Where is the relation with security?  Security company, Trustware Spiderlabs, issued on August 1 a security advisory about LIXIL Satis Toilet!  The application uses a hardcoded PIN at ‘0000’.   In other words, any body with the application and in the range of the toilet can take control over the toilet.   I let you imagine interesting hacking scenarios…  According to the security advisory,

Attackers could cause the unit to unexpectedly open/close the lid, activate
bidet or air-dry functions, causing discomfort or distress to user.

In other word, a new breed of Denial Of Service… Sarcastic smile

What I would like to understand is how a security analyst decided to have a look at the security of a toilet?  Nevertheless, it shows that security is not taken seriously today in most of consumer devices, although they are more and more connected.  As a proof, LIXIL did not react to this advisory for more than six weeks.

Thanks to MY for the pointer Open-mouthed smile

Jun 18 2013

Top threats for cloud computing

The Cloud Security Alliance released a document listing the nine top threats of cloud computing: “The Notorious Nine”.  The top nine threats are:

  1. Data breaches; an attacker may access your data
  2. Data loss; the loss may result either from an attack, a technical problem or a catastrophe.   The document wisely highlights the issue raised by encryption (to protect against threat 1)
  3. Account hijacking
  4. Insecure APIs;  this one is extremely important, especially for system designers.  It is not necessarily unique to the cloud, but it is clearly exacerbated with a cloud infrastructure.
  5. Denial of service
  6. Malicious insiders
  7. Abuse of cloud services;  using the cloud for nefarious actions such as password cracking. Well, every coin has two sides.
  8. Insufficient due diligence; jumping in the cloud wagon without enough preparation may be an issue.  This is not proper to the cloud. It is true for any new paradigm.  BYOD (Bring your own device) is a perfect illustration of such problem.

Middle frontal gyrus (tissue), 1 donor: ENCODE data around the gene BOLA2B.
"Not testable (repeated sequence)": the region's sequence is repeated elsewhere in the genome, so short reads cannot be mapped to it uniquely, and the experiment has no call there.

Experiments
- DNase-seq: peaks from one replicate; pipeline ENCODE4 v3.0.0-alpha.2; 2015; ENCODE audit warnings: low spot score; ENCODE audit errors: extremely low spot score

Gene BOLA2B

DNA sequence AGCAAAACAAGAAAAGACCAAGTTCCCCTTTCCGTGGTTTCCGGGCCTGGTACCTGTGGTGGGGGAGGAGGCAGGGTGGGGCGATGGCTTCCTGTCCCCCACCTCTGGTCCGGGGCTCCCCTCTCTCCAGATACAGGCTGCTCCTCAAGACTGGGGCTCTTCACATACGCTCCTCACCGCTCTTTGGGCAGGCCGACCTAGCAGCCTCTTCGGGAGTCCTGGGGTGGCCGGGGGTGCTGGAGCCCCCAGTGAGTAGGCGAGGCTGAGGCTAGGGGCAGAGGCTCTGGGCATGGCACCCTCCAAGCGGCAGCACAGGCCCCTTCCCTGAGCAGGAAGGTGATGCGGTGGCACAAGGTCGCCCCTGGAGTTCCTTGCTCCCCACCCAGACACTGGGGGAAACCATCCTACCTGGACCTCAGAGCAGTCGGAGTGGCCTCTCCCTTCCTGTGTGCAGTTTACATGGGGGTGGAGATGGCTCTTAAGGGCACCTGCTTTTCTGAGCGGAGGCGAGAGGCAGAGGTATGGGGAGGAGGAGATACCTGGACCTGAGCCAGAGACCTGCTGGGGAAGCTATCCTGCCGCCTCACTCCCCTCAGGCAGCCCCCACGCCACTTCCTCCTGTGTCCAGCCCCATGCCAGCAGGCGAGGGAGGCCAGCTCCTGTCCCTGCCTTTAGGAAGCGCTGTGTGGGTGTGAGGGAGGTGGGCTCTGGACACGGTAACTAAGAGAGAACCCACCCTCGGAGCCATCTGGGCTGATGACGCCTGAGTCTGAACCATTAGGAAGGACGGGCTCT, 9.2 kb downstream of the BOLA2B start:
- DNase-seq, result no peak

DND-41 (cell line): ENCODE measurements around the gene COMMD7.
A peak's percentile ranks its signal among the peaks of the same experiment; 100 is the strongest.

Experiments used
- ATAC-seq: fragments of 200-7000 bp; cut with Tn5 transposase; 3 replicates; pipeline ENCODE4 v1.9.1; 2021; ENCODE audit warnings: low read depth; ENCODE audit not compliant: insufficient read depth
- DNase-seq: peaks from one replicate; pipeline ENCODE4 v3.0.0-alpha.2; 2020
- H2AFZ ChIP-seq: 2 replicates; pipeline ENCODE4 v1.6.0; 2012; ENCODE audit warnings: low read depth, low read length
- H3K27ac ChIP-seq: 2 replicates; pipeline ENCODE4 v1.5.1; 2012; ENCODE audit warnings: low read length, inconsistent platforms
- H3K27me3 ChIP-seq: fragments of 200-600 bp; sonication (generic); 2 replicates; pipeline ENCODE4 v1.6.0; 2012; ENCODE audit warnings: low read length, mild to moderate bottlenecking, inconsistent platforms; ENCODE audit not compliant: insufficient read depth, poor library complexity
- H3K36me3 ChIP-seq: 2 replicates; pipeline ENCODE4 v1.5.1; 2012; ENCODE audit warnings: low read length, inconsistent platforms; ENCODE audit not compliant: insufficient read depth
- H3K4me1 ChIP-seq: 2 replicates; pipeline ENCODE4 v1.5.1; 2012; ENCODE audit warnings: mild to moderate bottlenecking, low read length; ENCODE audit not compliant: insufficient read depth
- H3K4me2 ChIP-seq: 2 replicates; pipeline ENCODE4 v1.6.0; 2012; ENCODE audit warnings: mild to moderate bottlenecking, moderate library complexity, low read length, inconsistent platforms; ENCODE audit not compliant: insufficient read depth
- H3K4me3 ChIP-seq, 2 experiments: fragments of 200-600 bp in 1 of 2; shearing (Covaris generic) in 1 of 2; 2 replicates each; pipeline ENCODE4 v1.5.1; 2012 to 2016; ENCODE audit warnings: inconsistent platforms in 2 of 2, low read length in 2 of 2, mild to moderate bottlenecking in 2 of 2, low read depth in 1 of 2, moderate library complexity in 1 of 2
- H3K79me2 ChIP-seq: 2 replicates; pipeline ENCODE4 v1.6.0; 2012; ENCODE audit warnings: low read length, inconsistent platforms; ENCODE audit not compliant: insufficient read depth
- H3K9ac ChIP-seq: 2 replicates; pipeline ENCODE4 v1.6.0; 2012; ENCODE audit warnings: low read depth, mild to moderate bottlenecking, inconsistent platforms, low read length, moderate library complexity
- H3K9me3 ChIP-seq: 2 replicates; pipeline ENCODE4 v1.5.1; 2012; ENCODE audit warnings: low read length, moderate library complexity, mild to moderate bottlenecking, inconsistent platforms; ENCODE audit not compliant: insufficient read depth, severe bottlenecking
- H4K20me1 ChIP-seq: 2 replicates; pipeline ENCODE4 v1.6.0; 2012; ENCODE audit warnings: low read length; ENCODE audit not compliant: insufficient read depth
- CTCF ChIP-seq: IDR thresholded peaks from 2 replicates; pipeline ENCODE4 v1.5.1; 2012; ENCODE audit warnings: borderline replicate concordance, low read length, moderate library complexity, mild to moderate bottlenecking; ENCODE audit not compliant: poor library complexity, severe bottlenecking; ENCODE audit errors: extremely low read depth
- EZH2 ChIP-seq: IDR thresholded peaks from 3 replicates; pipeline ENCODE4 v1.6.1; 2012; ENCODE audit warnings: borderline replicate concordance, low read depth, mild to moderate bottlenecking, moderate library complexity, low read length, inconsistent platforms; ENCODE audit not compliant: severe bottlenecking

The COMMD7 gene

9. Shared technology vulnerability; As you share components, pieces of software with not necessarily enough isolation, a single vulnerability may impact many players.

Each threat is described and illustrated by a real world example of an attack.  A risk matrix allows to compare them.

This list has been established by conducting a survey of industry experts.  Unfortunately, the document does not give details about the number of surveyed experts, their locations, and their qualifications.

Good document to read.

Jan 14 2013

DDos as a form of free speech

Dykan K. (from Eage, Wisconsin) stared on January 7 an online petition to ask the Obama administration that

Make, distributed denial-of-service (DDoS), a legal form of protesting.

With the advance in internet techonology, comes new grounds for protesting. Distributed denial-of-service (DDoS), is not any form of hacking in any way. It is the equivalent of repeatedly hitting the refresh button on a webpage. It is, in that way, no different than any “occupy” protest. Instead of a group of people standing outside a building to occupy the area, they are having their computer occupy a website to slow (or deny) service of that particular website for a short time.

Many newspaper claim it is issued by Anonymous.  Nevertheless,  I was not able to find a related tweet issued by @AnonNews (if somebody spotted it, please send me the pointer).

Is it a legitimate demand?  Obviously, some DDos actions were used to protest against authorities, resented actions…  For instance, when MegaUpload was closed, Anonymous organized such attack (see   Nevertheless, DDos is also used for black mailing or just simple malevolence.   Therefore, we can foresee the answer of the Obama administration.   To receive an official answer, the petition must score more than 25,000 signatures in one month.   At writing time, it was at 4,255.

Update 16-jan:  Since Tuesday, the White House has raised the threshold from 25,000 signatures up to 100,000 signatures.  At writing time, it was at 4,855.  Of course, this rising is not correlated to this petition (rather to secessionist petitions)

Mar 15 2010

UBISOFT re-torpedoed

The use of a new type of DRM for its new games “Silent Hunter 5” and “Assassin Creed II” raised a violent reaction against Ubisoft. The software was cracked in less than 24 hours.

But this time, the story did not stop there. Last week, Ubisoft was under a serious Denial Of Service (DOS) attack. Thus, the legitimate gamers were not able to play! These games require online connection for initial authentication but also to save the game! It seems that this weekend a new salvo of DOS was launched from Russia against Ubisoft’s servers. These DOS attacks make the hacked version more attractive (that’s the limit!  :Sad: )

Furthermore, some players confirmed on forums that the hacked game was complete (which initially Ubisoft denied).

Lesson: When designing a DRM, we should check what occurs if some context environments fail (such as network connection. The impact should be minimal for the legit customer.